A group of Byron Shire rural landowners are ramping up their campaign to rid the shire’s draft Local Environment Plan (LEP) of new environmental zones that they claim will affect their ability to farm.
But Byron Council says many of their fears are unfounded, while an environmental group says the government had ‘effectively removed the environment from local planning’ by its recent decision to excise the new E2 and E3 zones from Byron, Tweed, Lismore, Ballina and Kyogle councils’ LEPs for further review.
The Byron Rural Action Group (BRAG), which welcomed the government’s intervention, has organised a second public meeting on the issue, to be held in Bangalow next Wednesday, November 7, at which they’re offering to help fill out submissions for the draft LEP, which is on display till November 23.
And the Conservation Ecologists Association (CEA) has called for the five councils’ LEPs to be deferred until the state government completes its review of environmental zones that it has temporarily excised.
CEA spokesperson, Dr Robert Kooyman, questioned why the government excised the environmental zones and overlays from the LEPs from the far north coast region.
‘Do we really have to remind the state government that this region is a recognised biodiversity hotspot of national and international significance?’ Dr Kooyman said.
‘Have they forgotten that its rainforests are of world-heritage value? Do they need reminding that historic over-clearing, logging and infrastructure development have resulted in this region having the greatest number of plant and animal species threatened with extinction in NSW?
‘By intervening to excise environmental protection from this region’s local environment plans, the NSW government has removed the responsibility and right of north coast communities to identify what they consider appropriate protection for rainforests, old-growth forests, endangered ecosystems, core koala habitat, wildlife corridors, scenic escarpments, water catchments and riparian buffers, and other high-conservation-value lands,’ he said.
In a two-page advertisement in The Echo this week, BRAG uses a map of the shire with all the waterways marked in and headlined ‘Where will you farm?’ The ad claims the draft Byron LEP proposes ‘development conditions within 40 metres’ of each watercourse in the shire.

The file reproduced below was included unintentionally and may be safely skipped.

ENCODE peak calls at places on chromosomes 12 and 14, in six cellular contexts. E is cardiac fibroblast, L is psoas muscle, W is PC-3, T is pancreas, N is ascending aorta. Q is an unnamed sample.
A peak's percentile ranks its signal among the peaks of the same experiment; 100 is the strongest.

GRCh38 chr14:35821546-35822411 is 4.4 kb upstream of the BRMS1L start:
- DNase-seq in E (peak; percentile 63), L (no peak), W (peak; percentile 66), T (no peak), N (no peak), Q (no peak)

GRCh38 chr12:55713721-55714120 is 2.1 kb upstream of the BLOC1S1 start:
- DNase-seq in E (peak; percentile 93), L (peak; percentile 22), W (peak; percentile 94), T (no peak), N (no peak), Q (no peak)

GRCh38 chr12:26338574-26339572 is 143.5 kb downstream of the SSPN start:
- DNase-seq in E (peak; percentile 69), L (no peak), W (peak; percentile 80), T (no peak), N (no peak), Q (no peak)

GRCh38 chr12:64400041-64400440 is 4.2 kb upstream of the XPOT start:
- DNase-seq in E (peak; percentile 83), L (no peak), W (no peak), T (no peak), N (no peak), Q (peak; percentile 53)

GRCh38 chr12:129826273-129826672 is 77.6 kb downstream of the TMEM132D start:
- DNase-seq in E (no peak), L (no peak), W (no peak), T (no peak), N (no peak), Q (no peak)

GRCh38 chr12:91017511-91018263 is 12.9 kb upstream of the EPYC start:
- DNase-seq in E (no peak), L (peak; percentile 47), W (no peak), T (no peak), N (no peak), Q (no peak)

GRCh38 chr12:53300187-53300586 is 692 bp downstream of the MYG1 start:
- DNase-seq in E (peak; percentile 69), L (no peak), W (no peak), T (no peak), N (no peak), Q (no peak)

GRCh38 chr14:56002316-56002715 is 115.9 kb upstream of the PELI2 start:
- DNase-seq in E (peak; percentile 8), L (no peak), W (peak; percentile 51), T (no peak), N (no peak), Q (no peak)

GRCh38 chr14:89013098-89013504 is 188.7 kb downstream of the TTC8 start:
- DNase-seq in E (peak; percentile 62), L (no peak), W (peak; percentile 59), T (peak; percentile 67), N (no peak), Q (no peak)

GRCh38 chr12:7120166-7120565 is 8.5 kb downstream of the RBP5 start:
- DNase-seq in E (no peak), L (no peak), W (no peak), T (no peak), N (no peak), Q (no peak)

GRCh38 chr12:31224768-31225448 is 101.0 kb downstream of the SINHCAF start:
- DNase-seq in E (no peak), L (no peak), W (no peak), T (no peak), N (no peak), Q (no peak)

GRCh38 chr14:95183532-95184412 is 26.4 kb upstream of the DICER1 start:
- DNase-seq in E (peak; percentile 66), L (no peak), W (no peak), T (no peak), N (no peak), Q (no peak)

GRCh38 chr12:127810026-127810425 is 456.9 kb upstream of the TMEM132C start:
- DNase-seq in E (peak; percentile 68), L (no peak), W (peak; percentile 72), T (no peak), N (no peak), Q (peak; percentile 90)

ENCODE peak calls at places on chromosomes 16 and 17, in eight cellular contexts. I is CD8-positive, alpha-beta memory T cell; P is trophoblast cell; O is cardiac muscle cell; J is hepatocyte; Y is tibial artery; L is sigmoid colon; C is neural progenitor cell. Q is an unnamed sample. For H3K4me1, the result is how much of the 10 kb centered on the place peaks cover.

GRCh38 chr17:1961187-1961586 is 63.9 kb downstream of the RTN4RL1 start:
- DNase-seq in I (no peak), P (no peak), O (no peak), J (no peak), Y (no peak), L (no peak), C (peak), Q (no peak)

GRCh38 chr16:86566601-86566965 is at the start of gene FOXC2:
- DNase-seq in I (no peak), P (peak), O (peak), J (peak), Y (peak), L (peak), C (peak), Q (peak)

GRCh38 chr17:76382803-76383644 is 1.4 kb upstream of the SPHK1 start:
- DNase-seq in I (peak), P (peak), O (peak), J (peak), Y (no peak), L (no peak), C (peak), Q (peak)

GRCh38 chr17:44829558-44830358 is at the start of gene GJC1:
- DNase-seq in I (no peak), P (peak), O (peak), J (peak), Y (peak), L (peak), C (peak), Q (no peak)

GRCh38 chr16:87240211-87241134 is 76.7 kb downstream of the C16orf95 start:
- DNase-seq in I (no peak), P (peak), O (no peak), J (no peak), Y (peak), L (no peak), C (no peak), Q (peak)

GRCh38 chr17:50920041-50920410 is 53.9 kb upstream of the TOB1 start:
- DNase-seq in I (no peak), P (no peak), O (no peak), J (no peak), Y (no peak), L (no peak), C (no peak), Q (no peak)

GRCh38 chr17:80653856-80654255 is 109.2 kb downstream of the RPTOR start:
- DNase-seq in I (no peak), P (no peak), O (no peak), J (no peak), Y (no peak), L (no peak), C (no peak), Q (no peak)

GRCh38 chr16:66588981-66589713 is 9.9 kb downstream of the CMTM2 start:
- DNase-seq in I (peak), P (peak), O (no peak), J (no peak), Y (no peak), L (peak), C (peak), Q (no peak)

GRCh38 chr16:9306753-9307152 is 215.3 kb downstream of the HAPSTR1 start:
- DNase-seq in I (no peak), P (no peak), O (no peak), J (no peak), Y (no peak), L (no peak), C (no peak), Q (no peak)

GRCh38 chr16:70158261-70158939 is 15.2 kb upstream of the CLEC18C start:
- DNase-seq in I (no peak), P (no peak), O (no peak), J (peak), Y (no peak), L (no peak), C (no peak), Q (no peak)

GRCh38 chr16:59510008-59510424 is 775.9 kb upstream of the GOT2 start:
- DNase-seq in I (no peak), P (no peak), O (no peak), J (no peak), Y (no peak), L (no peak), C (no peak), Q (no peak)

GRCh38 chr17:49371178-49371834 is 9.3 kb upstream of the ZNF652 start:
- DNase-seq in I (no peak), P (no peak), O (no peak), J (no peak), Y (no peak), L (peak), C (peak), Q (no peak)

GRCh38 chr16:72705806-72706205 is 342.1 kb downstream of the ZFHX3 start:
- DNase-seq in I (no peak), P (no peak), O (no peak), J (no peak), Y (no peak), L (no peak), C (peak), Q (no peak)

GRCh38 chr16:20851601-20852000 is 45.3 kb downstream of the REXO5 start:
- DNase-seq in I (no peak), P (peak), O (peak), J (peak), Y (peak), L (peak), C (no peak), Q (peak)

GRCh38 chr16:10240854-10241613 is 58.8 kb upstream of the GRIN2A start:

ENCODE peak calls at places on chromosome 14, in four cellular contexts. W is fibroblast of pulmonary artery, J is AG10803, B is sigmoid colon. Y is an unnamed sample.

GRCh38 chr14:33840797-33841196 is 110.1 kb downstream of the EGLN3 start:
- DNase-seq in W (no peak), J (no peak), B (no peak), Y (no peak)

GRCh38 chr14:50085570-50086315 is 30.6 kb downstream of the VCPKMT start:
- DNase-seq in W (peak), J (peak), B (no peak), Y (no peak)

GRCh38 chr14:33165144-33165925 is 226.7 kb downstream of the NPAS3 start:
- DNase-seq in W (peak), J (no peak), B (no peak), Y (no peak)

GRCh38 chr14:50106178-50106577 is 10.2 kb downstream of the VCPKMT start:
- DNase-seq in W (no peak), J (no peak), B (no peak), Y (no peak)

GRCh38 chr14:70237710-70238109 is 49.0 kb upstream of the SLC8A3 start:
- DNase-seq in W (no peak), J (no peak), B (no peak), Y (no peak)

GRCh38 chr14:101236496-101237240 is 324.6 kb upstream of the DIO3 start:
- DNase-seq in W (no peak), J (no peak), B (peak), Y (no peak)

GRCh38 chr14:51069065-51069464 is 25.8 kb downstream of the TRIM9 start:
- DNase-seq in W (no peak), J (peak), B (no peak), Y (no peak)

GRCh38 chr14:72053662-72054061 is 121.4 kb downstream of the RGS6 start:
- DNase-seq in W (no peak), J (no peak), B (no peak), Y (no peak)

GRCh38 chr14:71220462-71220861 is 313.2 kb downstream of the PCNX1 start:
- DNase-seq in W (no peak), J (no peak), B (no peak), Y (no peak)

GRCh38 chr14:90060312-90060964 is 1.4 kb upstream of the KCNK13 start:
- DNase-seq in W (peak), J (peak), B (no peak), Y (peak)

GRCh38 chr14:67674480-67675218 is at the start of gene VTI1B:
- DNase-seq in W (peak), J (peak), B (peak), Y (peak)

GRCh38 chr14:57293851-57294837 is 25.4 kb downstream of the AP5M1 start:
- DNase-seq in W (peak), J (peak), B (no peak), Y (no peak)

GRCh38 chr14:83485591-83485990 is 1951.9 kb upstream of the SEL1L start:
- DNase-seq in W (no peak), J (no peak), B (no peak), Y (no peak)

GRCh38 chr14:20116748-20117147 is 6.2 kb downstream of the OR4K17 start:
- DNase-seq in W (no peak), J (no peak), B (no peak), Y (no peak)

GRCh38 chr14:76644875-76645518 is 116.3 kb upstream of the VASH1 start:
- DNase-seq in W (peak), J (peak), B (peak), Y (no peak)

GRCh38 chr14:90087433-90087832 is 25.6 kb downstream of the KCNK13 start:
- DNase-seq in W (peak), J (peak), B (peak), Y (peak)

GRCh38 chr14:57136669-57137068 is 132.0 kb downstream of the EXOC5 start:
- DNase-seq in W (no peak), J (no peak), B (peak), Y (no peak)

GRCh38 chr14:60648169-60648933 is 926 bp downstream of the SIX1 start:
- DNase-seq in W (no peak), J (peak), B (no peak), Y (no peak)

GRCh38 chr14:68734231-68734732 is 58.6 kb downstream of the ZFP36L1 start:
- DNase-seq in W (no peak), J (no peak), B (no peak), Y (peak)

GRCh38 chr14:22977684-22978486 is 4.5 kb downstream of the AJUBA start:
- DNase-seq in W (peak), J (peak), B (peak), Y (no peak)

But Byron Shire’s chief planner Ray Darney told Echonetdaily that council already considers development near waterways or watercourses as part of the development application process.
Mr Darney said landowner concerns over the watercourse mapping in the draft LEP would be considered ‘and it may be an overlay that Council adjusts’.
‘At clause 6.12 within the draft LEP, waterways and watercourses would be considered as part of development application in order to protect and maintain the water quality, aquatic and riparian habitats, and the stability of banks.
‘The draft LEP does not stop development, only states that any proposed development on waterways should be considered.
‘Existing farming activities would not be affected by this provision. It only applies to development that requires development consent such as a rural dwelling house
‘Waterways and watercourses are sensitive ecological areas that provide significant corridors for flora and fauna. As many also connect with the shire’s water catchment, we need to consider development in these areas,’ Mr Darney said.
‘Similarly, significant waterways are proposed to be zoned as Environmental Zone E2 along with High Conservation Vegetation (HCV) areas, Mr Darney said.
BRAG says that 8,500 hectares of rural land in the shire was being rezoned for environmental protection and that ‘large tracts of rural land to be overlaid with wildlife corridors and conditions’.
But Mr Darney says development applications assessed under the current 1988 LEP already take into consideration if land is located within wildlife corridors, has high conservation value, contains koala habitat or is near a waterway.
‘These planning considerations are not new and are clearly documented within the 2004 Biodiversity Conservation Strategy,’ he said.
Mr Darney added that the NSW Planning template required existing land zones to be transferred to a ‘like’ land use zone within the new LEP.
But he said planning minister Brad Hazzard’s removal of E2 and E3 zones from the north coast LEPs has ‘placed uncertainty around these zones’.
Mr Darney said Council would hold a workshop on the new environmental zones on Saturday, November 17 aimed at finding ‘a balance between supporting the agricultural industry and maintaining the shire’s biodiversity’.
Dr Kooyman said that, as yet, there was ‘no indication of what, if any, environmental controls on land use the state government was going to allow to be restored to LEPs and in what manner’.
‘The state government should complete its review urgently, issue clear guidelines, and refund councils for any work required to accommodate this last-minute political intervention,’ he said.